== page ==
(CBS/AP) DECATUR, Ga. - The trial of Andrea Sneiderman, a Georgia woman who is accused of lying under oath and hindering the investigation into her husband's 2010 death, began last week with opening statements by defense attorneys detailing how Sneiderman was a happily married mother devastated by her husband's killing, not the woman prosecutors described as engaged in a "forbidden romance" with her husband's killer.
Sneiderman's husband, Rusty Sneiderman, was fatally shot in November 2010 outside a suburban Atlanta preschool. Andrea Sneiderman's former boss Hemy Neuman was convicted in the killing in March 2012, but he was found to be mentally ill.
Prosecutors initially said Andrea arranged her husband's killing, but murder charges against her were later dropped. She had pleaded not guilty and has repeatedly denied any romantic relationship with Neuman.
DeKalb County prosecutor Kellie Hill told the jury during opening statements early last week that evidence in the case will show that soon after Andrea Sneiderman took a job at General Electric, she formed a friendship with Neuman that quickly blossomed into a romantic relationship. But because she was married with young children, she felt conflicted about their relationship and was hot and cold with Neuman, Hill said.
Hill went on to argue that Andrea failed to tell police about her relationship with Neuman and failed to tell them she suspected he might be involved in her husband's death.
Andrea Sneiderman also lied under oath during Neuman's trial last year, denying the romantic relationship and lying about when she found out her husband had been shot, Hill said. As she was driving to the preschool after getting a call from an employee there about an emergency, she called her father-in-law and told him his son had been shot, even though no one had told her that yet, Hill said.
Defense attorney Tom Clegg painted a contrasting portrait of the defendant, telling jurors that Andrea Sneiderman told police the day after her husband's killing that Neuman had tried to break up her family.
Andrea Sneiderman was happily married, brushed aside advances from Neuman at work and never complained to human resources because she didn't want to create problems for herself and couldn't imagine he would do harm, Clegg said.
Andrea Sneiderman cooperated with police and suggested Neuman might have been involved, Clegg said.
She was so broken up over her husband's death that, on what would have been their 10th wedding anniversary, she put on her wedding dress and went to the synagogue in Florida where they got married, hoping to feel his spirit, Clegg said as he urged the jury to find Andrea innocent.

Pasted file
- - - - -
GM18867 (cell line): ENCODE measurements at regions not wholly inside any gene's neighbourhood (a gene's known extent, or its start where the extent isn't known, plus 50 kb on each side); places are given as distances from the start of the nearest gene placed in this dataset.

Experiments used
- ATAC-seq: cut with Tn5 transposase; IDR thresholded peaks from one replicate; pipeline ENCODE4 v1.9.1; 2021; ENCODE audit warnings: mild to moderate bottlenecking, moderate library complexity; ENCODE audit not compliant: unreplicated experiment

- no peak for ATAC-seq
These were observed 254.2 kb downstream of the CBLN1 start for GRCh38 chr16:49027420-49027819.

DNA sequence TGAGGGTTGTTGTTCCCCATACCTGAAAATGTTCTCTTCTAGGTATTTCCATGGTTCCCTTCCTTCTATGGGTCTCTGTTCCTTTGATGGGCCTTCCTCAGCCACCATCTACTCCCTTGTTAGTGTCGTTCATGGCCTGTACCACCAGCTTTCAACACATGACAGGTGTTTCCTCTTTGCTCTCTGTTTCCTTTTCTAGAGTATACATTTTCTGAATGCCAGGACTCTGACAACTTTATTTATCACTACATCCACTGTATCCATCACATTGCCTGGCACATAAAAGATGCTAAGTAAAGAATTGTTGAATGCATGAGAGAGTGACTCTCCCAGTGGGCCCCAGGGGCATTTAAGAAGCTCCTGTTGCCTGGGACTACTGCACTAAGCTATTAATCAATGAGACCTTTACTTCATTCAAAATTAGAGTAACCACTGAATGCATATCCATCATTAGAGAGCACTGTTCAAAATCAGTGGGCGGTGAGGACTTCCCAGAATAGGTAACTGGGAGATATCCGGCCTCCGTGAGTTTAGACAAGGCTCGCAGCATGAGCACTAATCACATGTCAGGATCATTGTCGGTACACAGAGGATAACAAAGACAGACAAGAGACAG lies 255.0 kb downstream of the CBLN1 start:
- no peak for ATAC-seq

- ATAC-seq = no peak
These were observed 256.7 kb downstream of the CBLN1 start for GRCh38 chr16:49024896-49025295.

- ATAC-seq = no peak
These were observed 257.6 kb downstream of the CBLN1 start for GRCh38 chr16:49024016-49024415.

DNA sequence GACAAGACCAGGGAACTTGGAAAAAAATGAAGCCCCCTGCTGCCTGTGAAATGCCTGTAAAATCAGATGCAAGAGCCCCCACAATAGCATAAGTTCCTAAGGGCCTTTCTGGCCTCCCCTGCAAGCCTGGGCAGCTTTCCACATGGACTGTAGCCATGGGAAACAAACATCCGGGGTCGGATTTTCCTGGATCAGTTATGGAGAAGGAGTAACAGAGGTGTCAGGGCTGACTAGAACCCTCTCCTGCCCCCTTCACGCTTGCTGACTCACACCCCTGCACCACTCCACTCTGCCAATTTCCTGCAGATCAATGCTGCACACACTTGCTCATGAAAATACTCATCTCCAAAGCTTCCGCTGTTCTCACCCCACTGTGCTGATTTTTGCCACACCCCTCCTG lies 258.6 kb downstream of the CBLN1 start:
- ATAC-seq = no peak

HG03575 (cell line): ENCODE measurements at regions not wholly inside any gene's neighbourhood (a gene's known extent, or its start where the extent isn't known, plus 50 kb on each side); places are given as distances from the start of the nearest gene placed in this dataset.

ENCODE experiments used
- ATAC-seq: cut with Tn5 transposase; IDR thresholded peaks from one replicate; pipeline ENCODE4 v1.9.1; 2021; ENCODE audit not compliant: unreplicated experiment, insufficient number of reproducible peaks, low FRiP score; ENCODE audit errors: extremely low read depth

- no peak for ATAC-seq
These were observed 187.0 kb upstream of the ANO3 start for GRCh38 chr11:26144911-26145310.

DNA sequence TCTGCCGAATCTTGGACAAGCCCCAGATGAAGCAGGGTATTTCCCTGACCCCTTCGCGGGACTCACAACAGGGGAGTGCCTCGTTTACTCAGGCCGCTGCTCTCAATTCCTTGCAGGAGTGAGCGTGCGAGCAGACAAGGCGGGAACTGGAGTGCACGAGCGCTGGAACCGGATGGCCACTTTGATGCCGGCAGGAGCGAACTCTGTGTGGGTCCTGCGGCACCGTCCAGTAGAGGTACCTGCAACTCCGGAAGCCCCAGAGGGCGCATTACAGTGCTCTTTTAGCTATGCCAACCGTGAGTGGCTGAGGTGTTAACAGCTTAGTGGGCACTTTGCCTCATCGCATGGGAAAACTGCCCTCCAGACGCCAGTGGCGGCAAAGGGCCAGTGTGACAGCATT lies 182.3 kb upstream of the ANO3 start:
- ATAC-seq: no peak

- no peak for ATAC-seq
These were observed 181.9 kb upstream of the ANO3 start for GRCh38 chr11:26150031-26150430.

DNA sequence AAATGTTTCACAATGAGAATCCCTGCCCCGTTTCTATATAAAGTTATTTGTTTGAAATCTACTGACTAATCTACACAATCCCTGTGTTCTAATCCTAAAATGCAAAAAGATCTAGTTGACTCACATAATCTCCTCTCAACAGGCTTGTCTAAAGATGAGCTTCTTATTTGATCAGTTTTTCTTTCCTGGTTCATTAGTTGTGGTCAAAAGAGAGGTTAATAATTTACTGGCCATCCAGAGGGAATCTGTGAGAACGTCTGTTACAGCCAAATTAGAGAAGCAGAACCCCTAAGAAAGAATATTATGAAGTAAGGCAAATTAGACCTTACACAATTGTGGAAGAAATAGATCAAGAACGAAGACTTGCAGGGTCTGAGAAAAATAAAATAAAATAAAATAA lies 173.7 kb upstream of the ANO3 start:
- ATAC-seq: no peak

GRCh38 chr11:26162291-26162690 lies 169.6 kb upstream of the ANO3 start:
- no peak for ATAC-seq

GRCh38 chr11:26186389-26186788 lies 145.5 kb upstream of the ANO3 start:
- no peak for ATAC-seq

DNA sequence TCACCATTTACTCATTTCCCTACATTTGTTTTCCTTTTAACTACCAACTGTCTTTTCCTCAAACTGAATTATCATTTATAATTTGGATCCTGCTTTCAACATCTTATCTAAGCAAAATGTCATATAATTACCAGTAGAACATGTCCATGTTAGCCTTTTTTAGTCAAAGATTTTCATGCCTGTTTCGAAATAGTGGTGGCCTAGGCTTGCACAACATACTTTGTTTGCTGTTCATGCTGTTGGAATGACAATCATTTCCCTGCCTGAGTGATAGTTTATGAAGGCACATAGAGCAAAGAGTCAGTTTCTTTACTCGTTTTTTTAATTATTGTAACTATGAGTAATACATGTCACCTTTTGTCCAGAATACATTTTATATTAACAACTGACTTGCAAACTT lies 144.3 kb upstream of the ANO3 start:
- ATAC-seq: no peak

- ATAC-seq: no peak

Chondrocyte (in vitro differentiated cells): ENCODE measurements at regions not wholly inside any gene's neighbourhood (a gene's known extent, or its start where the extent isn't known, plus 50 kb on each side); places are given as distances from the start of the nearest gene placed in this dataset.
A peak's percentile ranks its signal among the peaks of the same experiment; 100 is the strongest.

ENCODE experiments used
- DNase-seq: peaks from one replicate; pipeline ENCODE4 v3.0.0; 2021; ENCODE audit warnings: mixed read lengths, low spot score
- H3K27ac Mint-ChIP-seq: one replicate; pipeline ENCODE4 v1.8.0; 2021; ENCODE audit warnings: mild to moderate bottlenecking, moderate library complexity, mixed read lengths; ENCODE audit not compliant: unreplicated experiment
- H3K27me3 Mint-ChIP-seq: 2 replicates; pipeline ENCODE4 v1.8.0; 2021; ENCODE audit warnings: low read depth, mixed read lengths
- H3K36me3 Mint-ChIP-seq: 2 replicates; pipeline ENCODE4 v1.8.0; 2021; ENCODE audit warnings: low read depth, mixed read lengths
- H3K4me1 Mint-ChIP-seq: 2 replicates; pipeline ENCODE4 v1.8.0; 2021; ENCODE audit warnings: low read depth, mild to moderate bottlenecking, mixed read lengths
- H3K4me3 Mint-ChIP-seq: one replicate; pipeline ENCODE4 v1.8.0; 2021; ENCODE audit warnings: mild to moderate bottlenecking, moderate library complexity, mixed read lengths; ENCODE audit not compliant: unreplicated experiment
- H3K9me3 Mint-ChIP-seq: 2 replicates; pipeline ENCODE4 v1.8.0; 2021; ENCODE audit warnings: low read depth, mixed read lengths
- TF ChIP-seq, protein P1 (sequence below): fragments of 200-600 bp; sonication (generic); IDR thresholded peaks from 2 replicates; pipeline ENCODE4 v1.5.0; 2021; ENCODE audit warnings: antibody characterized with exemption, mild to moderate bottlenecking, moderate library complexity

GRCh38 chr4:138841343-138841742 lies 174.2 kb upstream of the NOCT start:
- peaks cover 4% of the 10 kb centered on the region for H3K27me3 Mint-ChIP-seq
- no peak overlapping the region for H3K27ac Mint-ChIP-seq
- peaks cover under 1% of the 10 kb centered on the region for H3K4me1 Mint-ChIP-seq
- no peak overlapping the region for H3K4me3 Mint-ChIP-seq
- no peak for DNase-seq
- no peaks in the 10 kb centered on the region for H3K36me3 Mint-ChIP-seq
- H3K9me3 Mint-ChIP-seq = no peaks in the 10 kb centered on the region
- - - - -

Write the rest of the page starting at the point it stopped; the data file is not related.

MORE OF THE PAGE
A number of witnesses testified last Monday after opening statements concluded, including a waitress at a nightclub who served Neuman and Andrea Sneiderman during a business trip in South Carolina in 2010.
"They were really close," testified Christine Olivera, who described for jurors how the pair danced and kissed passionately. "And he's got his hands around her butt."
Brady Blackburn, a man who claims to have worked at a hotel that Neuman and Andrea Sneiderman once stayed at during a business trip, also testified last Monday that Neuman asked him to deliver a note to Sneiderman once she checked in. Blackburn said Neuman identified himself as Andrea Sneiderman's husband.
"Andrea, for the sweetest and most beautiful woman in the world," the note read, according to Blackburn. "Peaceful sleep knowing that you are always in my dreams. Love Hemy," the note read, according to Blackburn.
Another memorable moment last week was when video was played showing footage from outside the daycare where Rusty Sneiderman was shot. The video captured Andrea Sneiderman's reaction when she arrived at the school, just after being told something happened to her husband.
Sitting at the defense table, the defendant appeared to cry and dab at tears several times.
"At that time when her knees began to give out, I was holding her up," Dunwoody police officer Jesus Maldonado told the court as the video played. "I kept saying, 'you got to get up, you got to get up. Just relax, calm down, you got to get up.' We were almost to the front door I was trying to get her there in one piece."
Later in testimony that week, the prosecution played clips of video of Andrea Sneiderman's interviews with investigators the day her husband was killed and nearly a week later.
"When you asked her whether or not anyone was trying to break up her family, did she give you a name?" prosecutor Kellie Hill asked Detective Andrew Thompson.
"She said 'yes, Hemy Neuman,'" Thompson replied.
Thompson testified that police would have looked more closely at Neuman as a suspect if Andrea Sneiderman had provided more details about the pair's relationship.
"She told me absolutely nothing to emphasize that there was an inappropriate relationship or extramarital affair with Hemy which would have guided my investigation directly at him," Thompson told the court.
On Thursday of last week, a former friend, Shayna Citron, testified that it seemed like Andrea Sneiderman had "checked out of her marriage" shortly before her husband was killed.
Citron also testified Sneiderman's "eyes were dark and cold" when she talked about her husband during a lunch in September 2010. In contrast, Citron said, Sneiderman's "eyes were sparkling" when she talked about her boss.
The week's testimony wrapped on Friday with Andrea Sneiderman's mother, Benita "Bonnie" Greenberg" taking the stand. She testified her daughter mentioned Neuman numerous times in 2010 and said he was "extremely helpful" as a boss but that he "really, really" liked her.
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